Jerry Presley

Personal Web Site

If you are seeing this message, please allow your browser to run java scripts.


On May 7th, Aimee noticed a duck in our front garden building a nest and laying eggs. We initially counted 7 then later 9 eggs in the nest but did not notice her sitting on them. We thought we scared her off and she abandoned them. We learned that ducks don't sit on the nest until all the eggs are laid thereby starting the incubation period for all the eggs at the same time. Another example of the genius of Nature. The gestation period for eggs is about 28 days so if they last that long, we expect to see baby ducks a bit after Memorial Day. 

I mounted an inexpensive indoor/outdoor camera with infrared LED's about 5 feet away from the nest. This means that you'll be able to see the nest at night, although the night image will have that eerie black and white look. Enjoy.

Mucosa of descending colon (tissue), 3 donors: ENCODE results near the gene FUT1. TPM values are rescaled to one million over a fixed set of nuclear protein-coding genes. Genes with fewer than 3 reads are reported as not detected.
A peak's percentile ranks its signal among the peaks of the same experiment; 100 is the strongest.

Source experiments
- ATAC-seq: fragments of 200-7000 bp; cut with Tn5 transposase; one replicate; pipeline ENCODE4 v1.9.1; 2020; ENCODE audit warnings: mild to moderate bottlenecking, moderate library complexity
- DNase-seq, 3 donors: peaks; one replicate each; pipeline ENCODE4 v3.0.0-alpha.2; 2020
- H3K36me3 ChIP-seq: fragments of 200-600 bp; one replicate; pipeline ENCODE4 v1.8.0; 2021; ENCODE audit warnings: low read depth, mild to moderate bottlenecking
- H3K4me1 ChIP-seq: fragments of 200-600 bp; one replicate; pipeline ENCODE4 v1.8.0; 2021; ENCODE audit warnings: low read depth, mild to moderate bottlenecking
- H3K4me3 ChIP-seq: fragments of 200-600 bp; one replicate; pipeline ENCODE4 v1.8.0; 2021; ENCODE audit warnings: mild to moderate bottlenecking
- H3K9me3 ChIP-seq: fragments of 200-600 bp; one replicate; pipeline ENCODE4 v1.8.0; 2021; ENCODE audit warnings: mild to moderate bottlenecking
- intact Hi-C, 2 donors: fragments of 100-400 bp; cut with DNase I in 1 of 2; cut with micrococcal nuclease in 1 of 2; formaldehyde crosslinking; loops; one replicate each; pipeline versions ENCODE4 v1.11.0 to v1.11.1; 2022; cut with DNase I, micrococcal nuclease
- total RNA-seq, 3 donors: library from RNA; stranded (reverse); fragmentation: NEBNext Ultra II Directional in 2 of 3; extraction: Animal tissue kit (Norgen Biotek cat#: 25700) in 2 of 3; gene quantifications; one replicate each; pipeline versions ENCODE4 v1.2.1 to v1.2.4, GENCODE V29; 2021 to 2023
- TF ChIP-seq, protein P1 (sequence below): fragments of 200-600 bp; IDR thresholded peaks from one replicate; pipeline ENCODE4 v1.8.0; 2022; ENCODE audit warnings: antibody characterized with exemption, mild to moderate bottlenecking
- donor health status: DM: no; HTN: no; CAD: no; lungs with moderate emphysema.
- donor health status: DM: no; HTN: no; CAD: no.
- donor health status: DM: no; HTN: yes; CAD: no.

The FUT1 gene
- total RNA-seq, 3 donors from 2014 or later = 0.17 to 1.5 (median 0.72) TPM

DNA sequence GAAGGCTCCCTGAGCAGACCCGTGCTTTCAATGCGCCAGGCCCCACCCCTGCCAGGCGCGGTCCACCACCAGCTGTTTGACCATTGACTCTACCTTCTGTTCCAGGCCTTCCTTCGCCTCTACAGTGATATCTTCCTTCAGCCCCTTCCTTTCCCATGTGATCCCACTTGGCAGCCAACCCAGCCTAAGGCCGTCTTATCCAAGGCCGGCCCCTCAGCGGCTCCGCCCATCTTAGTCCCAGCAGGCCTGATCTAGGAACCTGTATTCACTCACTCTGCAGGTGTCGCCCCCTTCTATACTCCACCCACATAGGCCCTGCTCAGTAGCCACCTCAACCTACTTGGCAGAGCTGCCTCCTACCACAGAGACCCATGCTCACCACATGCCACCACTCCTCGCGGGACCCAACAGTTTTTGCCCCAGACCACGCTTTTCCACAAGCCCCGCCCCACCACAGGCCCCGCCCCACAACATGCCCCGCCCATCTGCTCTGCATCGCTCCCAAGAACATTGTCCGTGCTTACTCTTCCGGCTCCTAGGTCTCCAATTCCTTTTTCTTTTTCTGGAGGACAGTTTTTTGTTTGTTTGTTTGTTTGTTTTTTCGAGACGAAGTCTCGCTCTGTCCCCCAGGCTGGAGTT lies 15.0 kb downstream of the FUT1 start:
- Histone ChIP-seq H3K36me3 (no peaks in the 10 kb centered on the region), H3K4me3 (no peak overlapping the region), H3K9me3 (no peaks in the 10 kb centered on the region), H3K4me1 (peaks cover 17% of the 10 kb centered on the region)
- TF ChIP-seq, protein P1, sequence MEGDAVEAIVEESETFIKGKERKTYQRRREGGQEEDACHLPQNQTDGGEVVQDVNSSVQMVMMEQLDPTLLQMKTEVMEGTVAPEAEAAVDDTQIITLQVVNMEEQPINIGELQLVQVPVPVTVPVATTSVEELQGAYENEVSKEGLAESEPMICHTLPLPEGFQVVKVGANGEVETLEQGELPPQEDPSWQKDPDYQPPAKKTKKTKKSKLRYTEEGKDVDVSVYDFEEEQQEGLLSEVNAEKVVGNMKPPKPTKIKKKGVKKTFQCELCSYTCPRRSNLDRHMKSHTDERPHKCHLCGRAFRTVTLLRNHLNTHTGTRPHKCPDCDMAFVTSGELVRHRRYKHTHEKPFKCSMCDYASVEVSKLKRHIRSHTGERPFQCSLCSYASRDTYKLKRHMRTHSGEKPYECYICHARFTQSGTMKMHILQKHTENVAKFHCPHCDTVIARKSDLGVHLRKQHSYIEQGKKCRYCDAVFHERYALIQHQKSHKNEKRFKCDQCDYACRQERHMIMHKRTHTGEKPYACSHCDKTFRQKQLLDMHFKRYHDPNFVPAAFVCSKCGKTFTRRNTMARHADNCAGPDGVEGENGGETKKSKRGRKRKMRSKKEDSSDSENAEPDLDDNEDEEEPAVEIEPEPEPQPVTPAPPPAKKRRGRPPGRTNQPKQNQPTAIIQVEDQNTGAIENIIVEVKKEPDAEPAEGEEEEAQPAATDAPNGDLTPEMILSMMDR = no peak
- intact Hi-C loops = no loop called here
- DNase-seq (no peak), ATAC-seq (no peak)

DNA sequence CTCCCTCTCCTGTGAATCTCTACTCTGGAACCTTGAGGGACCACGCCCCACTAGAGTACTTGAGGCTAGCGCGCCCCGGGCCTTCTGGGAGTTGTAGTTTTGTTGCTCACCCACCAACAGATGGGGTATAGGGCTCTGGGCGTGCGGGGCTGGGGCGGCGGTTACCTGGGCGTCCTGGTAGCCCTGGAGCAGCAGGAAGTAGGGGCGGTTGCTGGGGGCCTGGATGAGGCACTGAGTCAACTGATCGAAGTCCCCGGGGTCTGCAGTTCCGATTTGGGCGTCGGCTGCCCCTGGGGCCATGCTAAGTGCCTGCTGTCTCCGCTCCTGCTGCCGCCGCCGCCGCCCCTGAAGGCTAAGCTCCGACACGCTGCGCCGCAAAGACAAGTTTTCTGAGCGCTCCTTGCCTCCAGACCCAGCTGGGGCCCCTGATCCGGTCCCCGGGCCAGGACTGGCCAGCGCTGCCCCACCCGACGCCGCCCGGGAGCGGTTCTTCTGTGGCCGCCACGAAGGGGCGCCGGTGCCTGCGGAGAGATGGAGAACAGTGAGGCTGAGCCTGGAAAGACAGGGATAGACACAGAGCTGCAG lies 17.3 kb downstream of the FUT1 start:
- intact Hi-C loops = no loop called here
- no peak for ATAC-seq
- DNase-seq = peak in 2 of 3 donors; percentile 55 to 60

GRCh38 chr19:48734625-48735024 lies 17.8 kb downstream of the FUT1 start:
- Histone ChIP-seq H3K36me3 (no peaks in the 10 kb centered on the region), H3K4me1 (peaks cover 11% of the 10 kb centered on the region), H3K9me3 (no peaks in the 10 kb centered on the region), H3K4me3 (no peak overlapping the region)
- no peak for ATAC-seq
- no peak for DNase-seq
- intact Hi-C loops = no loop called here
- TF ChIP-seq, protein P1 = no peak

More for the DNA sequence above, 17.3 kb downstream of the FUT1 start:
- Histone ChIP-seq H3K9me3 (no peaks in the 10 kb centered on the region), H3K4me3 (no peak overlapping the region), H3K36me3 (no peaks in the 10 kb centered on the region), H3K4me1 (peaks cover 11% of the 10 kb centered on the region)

The Nest  Duck Cam
Location of Nest Looking from back of camera towards nest


The video on the left shows the duck coming home to nest in happier days. The video on the right shows the duck eggs meeting their demise. Early in the morning of May 25th, the eggs were eaten for breakfast by our local fox. The first scene shows the duck hearing something then making a mad exit, hitting the camera and knocking it out of frame as it flew away. Since the camera is tilted down, the fox is not center frame except for the very last scene where the fox sniffs around the camera before leaving. The fox is seen entering from the upper right, then repeatedly coming back for each of the 10 eggs. This sequence took about 25 minutes as the fox ate each egg, one at a time. This sequence is edited down to less than 3 minutes. Awe, the wonder of nature. Life goes on.    

The duck cam is now the Driveway Cam, focused on my driveway at my home.  




Greenwood Village

Quidquid Latine dictum sit altum videtur

Can you imagine a world without hypothetical questions?